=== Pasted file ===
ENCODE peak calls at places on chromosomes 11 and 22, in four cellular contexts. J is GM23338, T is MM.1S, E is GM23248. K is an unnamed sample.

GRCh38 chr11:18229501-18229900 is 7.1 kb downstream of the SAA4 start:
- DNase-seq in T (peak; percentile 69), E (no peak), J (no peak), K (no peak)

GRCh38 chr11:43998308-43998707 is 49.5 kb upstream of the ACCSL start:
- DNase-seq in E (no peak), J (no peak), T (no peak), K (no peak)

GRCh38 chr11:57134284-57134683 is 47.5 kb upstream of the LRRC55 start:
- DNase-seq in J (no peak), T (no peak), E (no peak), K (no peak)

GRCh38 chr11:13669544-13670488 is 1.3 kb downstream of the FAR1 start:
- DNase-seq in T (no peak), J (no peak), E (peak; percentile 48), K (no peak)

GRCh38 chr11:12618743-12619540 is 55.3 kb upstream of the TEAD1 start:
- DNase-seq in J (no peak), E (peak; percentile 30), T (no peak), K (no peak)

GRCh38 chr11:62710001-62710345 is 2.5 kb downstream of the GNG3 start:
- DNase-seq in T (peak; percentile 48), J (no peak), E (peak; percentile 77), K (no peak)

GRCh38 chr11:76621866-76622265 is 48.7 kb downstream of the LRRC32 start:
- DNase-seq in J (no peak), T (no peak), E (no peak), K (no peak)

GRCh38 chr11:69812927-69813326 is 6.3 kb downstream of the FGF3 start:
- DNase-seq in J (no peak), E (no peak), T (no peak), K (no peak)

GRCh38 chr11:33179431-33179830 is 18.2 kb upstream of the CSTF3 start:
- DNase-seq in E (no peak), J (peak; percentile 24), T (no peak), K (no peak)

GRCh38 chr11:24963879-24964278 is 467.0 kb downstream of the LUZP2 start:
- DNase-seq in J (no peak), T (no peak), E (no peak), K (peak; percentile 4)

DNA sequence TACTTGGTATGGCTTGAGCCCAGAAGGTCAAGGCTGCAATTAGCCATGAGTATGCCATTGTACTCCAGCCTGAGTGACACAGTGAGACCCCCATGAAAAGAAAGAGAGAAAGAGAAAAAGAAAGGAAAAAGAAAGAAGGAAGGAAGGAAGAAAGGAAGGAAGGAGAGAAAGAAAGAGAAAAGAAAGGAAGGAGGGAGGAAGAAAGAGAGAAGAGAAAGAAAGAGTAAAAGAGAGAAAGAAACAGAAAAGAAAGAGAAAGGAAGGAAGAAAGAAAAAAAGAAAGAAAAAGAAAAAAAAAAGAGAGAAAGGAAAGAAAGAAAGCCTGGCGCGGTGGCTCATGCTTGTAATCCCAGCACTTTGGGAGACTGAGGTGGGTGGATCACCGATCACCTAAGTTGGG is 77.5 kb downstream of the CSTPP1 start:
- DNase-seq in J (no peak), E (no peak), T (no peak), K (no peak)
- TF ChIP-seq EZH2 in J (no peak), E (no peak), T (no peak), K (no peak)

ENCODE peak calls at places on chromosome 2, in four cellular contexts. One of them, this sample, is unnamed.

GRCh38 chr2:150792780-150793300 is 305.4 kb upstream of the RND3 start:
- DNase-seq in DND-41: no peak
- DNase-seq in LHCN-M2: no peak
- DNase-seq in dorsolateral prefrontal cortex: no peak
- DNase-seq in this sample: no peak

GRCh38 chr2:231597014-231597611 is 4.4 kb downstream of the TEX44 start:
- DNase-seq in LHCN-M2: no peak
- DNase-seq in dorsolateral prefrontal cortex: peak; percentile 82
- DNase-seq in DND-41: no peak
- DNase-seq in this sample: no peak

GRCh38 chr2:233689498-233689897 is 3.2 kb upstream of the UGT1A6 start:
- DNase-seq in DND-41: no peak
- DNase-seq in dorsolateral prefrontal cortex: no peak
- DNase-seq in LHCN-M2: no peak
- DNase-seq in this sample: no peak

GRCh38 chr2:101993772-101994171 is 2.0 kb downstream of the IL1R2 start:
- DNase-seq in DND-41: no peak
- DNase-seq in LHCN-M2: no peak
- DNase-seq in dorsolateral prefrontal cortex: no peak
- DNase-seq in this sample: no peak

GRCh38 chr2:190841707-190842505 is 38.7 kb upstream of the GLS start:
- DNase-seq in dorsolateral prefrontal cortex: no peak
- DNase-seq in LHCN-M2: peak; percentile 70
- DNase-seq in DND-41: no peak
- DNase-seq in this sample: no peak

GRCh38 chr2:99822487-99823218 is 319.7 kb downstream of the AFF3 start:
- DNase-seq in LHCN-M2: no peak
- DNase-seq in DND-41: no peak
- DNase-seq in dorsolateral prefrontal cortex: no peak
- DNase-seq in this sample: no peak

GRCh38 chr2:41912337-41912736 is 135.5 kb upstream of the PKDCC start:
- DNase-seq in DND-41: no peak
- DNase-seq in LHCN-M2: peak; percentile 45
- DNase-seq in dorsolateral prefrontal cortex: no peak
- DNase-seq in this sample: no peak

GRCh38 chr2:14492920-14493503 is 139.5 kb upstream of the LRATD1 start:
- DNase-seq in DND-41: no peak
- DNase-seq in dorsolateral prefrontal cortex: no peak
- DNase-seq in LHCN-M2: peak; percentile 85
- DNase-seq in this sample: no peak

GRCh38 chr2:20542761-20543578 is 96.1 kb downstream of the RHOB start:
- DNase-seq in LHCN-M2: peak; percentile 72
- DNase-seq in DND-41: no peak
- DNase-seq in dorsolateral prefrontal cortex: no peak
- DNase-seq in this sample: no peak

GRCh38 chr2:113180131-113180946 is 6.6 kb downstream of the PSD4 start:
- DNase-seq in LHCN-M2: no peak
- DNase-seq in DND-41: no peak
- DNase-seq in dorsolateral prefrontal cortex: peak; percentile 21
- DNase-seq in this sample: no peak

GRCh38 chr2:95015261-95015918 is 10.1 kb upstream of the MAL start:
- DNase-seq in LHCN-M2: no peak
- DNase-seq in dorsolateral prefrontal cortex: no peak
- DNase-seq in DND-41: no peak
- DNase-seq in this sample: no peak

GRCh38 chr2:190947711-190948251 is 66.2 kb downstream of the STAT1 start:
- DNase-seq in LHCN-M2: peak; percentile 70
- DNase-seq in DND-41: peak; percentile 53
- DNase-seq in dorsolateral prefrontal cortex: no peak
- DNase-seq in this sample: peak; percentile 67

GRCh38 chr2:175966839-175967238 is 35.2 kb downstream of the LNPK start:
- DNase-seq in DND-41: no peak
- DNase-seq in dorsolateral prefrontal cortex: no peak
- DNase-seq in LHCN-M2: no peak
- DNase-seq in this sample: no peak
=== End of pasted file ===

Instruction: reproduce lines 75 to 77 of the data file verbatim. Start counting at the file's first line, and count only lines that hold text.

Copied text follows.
- DNase-seq in this sample: no peak

GRCh38 chr2:95015261-95015918 is 10.1 kb upstream of the MAL start:
- DNase-seq in LHCN-M2: no peak